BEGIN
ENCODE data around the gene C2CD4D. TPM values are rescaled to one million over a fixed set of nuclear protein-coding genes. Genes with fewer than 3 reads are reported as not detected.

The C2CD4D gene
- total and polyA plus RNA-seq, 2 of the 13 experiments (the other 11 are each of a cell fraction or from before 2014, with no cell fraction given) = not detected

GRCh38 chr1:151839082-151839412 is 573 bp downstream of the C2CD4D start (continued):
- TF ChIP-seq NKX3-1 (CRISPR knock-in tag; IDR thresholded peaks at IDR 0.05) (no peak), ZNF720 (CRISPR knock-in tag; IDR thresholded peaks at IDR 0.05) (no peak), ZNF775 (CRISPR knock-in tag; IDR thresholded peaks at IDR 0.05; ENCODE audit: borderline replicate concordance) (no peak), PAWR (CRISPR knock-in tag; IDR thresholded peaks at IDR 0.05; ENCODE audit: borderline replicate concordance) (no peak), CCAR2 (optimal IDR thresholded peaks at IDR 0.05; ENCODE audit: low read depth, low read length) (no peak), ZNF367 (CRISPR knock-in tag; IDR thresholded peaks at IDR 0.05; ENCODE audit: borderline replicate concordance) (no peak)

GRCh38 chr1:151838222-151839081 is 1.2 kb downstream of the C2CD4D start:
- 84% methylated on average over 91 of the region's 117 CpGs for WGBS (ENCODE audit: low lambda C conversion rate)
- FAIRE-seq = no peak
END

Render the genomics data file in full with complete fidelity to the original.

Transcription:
ENCODE data around the gene C2CD4D. TPM values are rescaled to one million over a fixed set of nuclear protein-coding genes. Genes with fewer than 3 reads are reported as not detected.

The C2CD4D gene
- total and polyA plus RNA-seq, 2 of the 13 experiments (the other 11 are each of a cell fraction or from before 2014, with no cell fraction given) = not detected

GRCh38 chr1:151839082-151839412 is 573 bp downstream of the C2CD4D start (continued):
- TF ChIP-seq NKX3-1 (CRISPR knock-in tag; IDR thresholded peaks at IDR 0.05) (no peak), ZNF720 (CRISPR knock-in tag; IDR thresholded peaks at IDR 0.05) (no peak), ZNF775 (CRISPR knock-in tag; IDR thresholded peaks at IDR 0.05; ENCODE audit: borderline replicate concordance) (no peak), PAWR (CRISPR knock-in tag; IDR thresholded peaks at IDR 0.05; ENCODE audit: borderline replicate concordance) (no peak), CCAR2 (optimal IDR thresholded peaks at IDR 0.05; ENCODE audit: low read depth, low read length) (no peak), ZNF367 (CRISPR knock-in tag; IDR thresholded peaks at IDR 0.05; ENCODE audit: borderline replicate concordance) (no peak)

GRCh38 chr1:151838222-151839081 is 1.2 kb downstream of the C2CD4D start:
- 84% methylated on average over 91 of the region's 117 CpGs for WGBS (ENCODE audit: low lambda C conversion rate)
- FAIRE-seq = no peak